Weekly Memo

Feb. 25, 2013

Dear members of the Hajim School community:

I’m very excited about our University’s decision to partner with Coursera in offering free online courses to a global audience — for a couple of reasons. One, I think it’s a great way to increase UR’s visibility, highlight the quality of its programs, and share our expertise. Two, it’s going to be a great honor for me to work alongside one of our very best educators, Mark Bocko, in teaching one of those classes — on audio and music engineering. More details to come . . .

Congratulations to Marvin Doyley, assistant professor in Electrical and Computer Engineering. His article on "Model-based elastography: a survey of approaches to the inverse elasticity problem," was selected by the journal Physics in Medicine and Biology for its "Highlights of 2012" collection. The articles and papers in this collection "span some of the most cutting-edge areas of biomedical physics." Good work, Marvin! Click here to read more.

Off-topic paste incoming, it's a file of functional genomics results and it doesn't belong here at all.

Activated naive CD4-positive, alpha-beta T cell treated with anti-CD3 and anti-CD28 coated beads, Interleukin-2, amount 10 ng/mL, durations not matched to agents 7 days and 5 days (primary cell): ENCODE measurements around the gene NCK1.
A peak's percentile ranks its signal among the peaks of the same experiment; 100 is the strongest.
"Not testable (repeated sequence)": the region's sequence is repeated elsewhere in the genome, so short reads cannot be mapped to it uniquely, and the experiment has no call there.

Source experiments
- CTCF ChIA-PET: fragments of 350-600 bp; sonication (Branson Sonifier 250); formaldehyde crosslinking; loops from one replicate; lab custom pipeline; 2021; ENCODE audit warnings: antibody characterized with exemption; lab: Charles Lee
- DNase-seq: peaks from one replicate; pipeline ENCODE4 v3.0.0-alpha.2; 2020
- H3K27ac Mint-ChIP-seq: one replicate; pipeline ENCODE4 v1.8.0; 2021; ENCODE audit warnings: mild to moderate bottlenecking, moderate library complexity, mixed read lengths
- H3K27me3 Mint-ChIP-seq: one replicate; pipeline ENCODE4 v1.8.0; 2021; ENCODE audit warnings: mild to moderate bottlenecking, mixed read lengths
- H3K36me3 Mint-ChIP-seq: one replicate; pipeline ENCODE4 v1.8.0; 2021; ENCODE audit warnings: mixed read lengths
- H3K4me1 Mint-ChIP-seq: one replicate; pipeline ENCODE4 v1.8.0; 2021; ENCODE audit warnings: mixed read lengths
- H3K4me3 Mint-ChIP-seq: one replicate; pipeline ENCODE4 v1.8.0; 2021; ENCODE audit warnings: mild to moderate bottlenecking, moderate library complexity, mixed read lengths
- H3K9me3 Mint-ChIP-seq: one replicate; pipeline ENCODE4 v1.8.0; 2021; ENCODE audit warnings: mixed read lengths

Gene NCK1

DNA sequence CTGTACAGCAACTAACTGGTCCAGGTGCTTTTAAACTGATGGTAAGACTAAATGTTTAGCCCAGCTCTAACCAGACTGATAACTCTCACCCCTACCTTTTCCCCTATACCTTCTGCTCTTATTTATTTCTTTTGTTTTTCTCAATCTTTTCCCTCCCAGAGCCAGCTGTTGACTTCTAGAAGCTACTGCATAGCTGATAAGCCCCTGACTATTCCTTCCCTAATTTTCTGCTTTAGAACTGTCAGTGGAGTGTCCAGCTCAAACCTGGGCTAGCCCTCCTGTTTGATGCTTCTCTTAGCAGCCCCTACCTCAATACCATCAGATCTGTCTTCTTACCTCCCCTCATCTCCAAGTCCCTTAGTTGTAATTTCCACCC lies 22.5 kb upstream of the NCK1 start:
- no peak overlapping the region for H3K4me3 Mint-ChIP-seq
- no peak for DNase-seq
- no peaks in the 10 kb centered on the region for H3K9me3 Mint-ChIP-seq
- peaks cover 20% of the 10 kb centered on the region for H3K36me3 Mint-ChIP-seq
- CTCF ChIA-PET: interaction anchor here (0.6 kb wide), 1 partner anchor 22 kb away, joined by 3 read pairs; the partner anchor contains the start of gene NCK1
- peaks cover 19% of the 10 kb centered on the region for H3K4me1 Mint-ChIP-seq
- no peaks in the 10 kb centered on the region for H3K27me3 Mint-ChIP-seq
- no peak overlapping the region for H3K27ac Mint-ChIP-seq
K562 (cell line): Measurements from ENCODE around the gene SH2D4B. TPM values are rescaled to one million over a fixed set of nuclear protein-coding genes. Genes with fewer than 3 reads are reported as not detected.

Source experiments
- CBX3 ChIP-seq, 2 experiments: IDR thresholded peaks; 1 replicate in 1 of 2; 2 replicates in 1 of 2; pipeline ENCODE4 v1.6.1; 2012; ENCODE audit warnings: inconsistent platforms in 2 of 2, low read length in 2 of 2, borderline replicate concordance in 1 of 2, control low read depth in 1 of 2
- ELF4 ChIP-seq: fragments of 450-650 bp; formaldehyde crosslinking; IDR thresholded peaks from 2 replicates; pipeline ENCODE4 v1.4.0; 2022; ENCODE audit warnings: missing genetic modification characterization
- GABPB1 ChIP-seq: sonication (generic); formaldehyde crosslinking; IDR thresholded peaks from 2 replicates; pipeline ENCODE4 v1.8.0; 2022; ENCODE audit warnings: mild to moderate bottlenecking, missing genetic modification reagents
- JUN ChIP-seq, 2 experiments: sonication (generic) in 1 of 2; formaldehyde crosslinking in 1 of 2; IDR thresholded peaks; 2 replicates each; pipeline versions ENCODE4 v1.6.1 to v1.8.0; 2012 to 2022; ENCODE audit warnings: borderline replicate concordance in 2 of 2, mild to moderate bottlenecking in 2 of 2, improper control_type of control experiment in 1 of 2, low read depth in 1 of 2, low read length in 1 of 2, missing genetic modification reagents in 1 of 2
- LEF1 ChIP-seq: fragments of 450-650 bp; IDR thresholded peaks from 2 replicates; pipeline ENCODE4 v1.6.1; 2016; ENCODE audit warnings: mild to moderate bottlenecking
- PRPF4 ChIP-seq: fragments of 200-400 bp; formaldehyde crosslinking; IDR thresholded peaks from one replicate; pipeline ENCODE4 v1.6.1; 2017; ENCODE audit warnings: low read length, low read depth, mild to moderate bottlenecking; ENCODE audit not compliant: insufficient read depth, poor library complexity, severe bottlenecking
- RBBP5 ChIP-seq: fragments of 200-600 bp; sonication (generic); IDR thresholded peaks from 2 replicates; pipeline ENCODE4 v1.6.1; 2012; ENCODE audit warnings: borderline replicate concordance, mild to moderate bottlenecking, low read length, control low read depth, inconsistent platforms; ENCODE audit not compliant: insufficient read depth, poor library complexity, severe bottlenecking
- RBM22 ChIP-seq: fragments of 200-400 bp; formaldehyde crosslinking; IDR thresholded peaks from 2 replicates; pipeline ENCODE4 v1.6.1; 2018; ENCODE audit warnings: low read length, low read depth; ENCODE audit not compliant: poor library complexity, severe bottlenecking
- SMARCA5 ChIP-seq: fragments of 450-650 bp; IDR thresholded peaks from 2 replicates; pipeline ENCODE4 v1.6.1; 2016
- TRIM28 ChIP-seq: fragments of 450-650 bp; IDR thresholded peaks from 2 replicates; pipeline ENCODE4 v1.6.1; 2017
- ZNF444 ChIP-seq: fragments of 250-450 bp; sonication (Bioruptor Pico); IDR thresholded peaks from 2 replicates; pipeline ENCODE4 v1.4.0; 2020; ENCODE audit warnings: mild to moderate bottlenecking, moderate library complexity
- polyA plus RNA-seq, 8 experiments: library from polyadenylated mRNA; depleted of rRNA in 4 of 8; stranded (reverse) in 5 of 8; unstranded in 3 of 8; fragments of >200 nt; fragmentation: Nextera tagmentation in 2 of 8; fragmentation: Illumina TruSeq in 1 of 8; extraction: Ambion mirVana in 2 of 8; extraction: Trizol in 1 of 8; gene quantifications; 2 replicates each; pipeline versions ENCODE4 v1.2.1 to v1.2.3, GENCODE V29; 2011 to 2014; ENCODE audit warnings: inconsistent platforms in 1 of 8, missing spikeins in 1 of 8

The Physics Department is looking for undergraduate instructors for its summer program for 9th and 10th grade women students from Rochester area high schools. Instructors do not have to be physics majors, as long as they have taken a couple of semesters of college physics and have a 3.0 GPA.  If interested, contact Connie Jones.

If you like big challenges, here’s one: Preserving and protecting New York City’s water supply and making New York City more sustainable. The city’s Department of Environmental Protection is looking for undergraduates in electrical engineering, mechanical engineering and computer sciences interested in Summer 2013 internships. The application deadline is April 5, 2013.

Reminder: Engineers Week activities continue through Friday, including Engineering Jeopardy from 5-6:30 p.m. today in the Gowen Room at Wilson Commons, Poker Night from 6 to 10 p.m. Wednesday in Room 209 of the Computer Science Building,  and an Egg Drop Competition at 4:30 p.m. Friday in Munnerlyn Atrium of Goergen Hall.

As always, keep me updated and have a great week.


Robert L. Clark
Professor and Dean